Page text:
The easy way to demonstrate to others (and yourself) is this simple exercise… the next time you are in a room with management (or other decision makers), ask your management to look around the room look for all of the things they can see that are red… tell them to hurry and look for everything red…

    Then after about 10-15 seconds… ask everyone in the room to close their eyes… and then ask everyone to identify all the things they saw in the room that are yellow. (silence)

    One of the biggest problems will become obvious… everyone is looking for the risks, but not looking for GSDs that allow the “risks and threats and red flags and warning signs” to fall through the gaps, silos, and disconnects and escalate on a pathway to something worse because the right information (red flags, warning signs, indicators, etc.) is not getting to the right people/resources who can do the right things at the right times on an ongoing basis.

    Notice any GSDs involving the coronavirus??

    A quick overview of my research and big data analytics can be seen at http://www.Awareity.com/community-timelines

  2. Ammar Ahmed
    March 7, 2020 at 12:08 PM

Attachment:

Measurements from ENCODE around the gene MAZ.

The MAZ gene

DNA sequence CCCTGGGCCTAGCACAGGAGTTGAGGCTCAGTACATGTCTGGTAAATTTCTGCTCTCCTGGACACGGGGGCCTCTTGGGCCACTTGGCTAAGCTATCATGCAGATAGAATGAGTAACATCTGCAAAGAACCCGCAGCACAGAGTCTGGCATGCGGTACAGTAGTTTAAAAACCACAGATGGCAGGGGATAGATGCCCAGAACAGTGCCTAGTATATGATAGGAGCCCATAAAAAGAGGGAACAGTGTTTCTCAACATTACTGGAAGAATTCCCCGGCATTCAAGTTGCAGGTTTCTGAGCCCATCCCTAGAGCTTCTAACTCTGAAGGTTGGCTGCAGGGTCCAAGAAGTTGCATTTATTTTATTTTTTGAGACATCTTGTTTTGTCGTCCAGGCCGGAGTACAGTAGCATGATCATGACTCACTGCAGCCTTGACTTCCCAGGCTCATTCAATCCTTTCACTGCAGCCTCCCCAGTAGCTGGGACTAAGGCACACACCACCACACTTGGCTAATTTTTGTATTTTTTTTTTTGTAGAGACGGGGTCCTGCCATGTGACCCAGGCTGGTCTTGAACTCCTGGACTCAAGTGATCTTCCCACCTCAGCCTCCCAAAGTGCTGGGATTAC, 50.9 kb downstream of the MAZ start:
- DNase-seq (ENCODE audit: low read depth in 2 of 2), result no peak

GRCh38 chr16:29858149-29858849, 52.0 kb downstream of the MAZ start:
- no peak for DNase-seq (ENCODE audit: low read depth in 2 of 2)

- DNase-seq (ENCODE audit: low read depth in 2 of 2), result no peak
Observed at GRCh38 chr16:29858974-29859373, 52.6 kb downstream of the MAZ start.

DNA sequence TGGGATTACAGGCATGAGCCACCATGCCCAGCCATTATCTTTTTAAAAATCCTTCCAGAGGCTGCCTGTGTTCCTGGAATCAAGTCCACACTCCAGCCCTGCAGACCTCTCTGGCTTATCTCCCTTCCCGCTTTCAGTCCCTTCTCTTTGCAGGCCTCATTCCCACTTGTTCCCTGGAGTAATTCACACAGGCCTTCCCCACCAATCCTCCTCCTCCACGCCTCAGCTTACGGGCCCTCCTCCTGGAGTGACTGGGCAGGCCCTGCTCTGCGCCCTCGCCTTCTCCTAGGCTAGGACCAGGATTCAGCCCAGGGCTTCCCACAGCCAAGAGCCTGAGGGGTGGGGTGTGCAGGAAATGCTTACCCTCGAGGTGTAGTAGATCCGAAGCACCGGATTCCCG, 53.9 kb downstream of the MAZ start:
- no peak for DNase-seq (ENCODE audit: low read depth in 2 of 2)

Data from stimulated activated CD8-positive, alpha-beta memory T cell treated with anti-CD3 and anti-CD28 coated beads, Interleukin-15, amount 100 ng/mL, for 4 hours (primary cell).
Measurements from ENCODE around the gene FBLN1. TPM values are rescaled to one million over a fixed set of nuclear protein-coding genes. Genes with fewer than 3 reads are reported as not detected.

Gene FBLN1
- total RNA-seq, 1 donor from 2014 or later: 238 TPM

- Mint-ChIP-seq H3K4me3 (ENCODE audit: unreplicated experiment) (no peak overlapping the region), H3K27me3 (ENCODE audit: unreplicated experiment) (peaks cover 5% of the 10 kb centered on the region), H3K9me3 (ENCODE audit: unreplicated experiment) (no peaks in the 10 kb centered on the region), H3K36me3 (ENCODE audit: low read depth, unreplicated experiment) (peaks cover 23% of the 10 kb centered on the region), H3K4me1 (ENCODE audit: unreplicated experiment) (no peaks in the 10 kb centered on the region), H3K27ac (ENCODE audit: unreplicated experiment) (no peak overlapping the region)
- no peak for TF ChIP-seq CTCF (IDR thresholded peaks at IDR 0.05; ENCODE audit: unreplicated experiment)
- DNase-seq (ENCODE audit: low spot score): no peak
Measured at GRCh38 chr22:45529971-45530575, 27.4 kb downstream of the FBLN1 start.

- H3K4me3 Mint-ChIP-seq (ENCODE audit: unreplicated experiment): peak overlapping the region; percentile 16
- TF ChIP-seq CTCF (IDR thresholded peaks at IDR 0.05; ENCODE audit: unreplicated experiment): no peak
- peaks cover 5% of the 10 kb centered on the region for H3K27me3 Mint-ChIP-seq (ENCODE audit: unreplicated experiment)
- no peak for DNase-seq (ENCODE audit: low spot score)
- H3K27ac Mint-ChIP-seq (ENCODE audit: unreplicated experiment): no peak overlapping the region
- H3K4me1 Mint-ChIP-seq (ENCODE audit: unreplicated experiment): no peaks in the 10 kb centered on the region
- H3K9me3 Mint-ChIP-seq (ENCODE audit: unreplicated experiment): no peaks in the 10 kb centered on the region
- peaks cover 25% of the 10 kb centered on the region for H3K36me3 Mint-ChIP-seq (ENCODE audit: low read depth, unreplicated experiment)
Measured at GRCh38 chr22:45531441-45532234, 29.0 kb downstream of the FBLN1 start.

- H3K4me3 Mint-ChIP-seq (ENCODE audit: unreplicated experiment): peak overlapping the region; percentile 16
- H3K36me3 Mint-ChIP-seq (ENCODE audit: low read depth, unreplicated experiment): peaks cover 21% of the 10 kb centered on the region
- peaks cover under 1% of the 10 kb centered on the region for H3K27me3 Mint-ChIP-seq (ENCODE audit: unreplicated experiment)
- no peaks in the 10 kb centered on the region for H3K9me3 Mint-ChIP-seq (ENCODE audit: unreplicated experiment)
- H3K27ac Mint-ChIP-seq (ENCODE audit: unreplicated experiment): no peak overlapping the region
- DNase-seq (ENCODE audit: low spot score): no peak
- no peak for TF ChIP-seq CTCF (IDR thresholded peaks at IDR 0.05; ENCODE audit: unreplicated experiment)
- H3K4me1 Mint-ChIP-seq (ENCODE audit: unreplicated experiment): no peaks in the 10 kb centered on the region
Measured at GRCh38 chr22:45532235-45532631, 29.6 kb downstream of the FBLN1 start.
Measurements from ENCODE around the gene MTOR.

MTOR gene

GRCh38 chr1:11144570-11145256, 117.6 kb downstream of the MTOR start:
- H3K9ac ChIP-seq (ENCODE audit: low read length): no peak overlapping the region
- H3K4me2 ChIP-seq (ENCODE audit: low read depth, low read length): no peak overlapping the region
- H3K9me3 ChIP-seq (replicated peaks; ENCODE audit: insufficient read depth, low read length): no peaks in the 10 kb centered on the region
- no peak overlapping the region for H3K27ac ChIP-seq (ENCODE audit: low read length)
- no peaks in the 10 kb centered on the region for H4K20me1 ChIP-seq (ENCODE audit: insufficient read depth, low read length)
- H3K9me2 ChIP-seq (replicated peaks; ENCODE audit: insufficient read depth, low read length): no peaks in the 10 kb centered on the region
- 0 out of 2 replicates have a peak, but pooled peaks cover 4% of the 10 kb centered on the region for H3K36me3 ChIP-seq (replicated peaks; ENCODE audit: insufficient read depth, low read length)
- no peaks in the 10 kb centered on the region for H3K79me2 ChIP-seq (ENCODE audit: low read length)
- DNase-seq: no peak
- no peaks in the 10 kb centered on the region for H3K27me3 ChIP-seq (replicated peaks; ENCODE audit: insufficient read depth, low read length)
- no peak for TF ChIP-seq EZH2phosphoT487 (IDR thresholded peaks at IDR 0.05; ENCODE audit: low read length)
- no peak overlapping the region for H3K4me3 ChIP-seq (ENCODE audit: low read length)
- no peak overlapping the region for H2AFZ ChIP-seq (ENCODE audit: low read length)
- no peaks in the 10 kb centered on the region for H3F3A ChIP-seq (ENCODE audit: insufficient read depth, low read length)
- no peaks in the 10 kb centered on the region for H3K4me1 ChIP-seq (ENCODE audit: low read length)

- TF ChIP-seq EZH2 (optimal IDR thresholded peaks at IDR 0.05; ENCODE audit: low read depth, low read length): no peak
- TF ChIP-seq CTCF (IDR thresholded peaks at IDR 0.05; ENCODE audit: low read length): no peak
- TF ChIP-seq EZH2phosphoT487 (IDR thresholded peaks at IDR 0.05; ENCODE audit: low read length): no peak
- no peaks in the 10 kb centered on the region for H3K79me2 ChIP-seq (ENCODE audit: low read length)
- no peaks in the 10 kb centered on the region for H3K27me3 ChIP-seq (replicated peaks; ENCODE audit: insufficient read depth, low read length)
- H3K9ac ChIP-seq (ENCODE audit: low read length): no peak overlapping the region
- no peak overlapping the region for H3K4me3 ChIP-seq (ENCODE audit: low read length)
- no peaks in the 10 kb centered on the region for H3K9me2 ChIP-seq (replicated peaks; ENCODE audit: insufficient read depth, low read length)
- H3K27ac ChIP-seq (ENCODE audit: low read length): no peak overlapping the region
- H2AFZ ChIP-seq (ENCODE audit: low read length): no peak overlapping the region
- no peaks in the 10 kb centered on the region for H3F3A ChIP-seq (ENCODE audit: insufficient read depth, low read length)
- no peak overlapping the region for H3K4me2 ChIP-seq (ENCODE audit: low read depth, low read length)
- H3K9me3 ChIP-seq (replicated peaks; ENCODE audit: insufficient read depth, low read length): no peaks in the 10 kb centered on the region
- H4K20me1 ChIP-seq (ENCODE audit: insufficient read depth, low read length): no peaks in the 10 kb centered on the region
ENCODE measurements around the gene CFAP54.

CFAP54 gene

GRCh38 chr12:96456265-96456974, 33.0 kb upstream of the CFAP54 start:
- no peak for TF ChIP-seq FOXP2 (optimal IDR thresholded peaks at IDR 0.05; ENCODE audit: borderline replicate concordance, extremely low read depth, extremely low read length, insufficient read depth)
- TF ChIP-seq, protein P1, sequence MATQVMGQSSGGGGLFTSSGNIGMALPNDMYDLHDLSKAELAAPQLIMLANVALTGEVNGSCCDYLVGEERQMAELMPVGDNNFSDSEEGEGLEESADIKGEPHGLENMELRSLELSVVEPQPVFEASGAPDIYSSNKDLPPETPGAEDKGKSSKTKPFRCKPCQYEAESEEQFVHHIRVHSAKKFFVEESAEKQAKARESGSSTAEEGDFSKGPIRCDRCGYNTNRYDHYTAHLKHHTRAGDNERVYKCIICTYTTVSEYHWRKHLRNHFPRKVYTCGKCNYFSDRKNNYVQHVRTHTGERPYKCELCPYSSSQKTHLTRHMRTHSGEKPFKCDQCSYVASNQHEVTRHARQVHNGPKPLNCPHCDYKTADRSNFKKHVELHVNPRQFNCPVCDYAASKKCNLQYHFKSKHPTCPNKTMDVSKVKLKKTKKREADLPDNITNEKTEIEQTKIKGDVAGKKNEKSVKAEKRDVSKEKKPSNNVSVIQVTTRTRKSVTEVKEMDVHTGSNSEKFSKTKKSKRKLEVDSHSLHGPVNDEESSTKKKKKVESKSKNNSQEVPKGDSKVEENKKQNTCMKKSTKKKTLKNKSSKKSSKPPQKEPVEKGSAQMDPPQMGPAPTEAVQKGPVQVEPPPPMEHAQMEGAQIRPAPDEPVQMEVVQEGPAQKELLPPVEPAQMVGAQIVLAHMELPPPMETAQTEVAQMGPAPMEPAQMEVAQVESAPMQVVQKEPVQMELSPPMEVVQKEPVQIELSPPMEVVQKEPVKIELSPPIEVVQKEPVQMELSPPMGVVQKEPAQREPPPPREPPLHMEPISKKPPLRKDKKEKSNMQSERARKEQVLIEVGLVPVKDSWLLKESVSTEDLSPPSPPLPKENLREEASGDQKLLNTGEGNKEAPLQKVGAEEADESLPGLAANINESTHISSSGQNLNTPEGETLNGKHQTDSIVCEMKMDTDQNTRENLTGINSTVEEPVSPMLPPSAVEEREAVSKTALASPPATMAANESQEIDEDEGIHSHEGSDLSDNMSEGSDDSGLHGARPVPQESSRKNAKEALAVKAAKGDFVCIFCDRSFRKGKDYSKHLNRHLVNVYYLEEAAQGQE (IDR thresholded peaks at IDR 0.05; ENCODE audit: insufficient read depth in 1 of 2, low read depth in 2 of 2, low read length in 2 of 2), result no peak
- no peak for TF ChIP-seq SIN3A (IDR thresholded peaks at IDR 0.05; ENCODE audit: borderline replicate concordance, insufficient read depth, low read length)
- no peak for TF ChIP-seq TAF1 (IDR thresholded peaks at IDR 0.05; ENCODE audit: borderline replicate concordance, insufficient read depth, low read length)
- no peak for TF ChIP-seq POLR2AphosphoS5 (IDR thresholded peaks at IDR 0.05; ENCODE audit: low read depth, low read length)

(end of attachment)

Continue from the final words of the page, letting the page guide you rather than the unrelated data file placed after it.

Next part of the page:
Hi Norman, I agree with your emphasis on making informed decisions by all personnel as they are running the operations and making business decisions rather than having a list of risks and trying to manage them and call the exercise the ‘Risk Management’. However, when you propagate the idea that having the list of risks and trying to manage them is a primitive and bad idea; I tend to disagree with it. This is because the ‘primitive’ risk register acts as a broad checklist to ensure that the risk manager has evaluated all aspects that he/ she must check each time he is taking a business decision. Think about a pilot, as soon as he jumps in the cockpit, he has many lists of the task to perform, without having such a system he might miss some important aspect which may prove fatal later. So I think having a list of risk, with continuous updating of the same at any given moment of time and have such ‘risk registers’ at each level of business is what is needed in my opinion for effective risk management.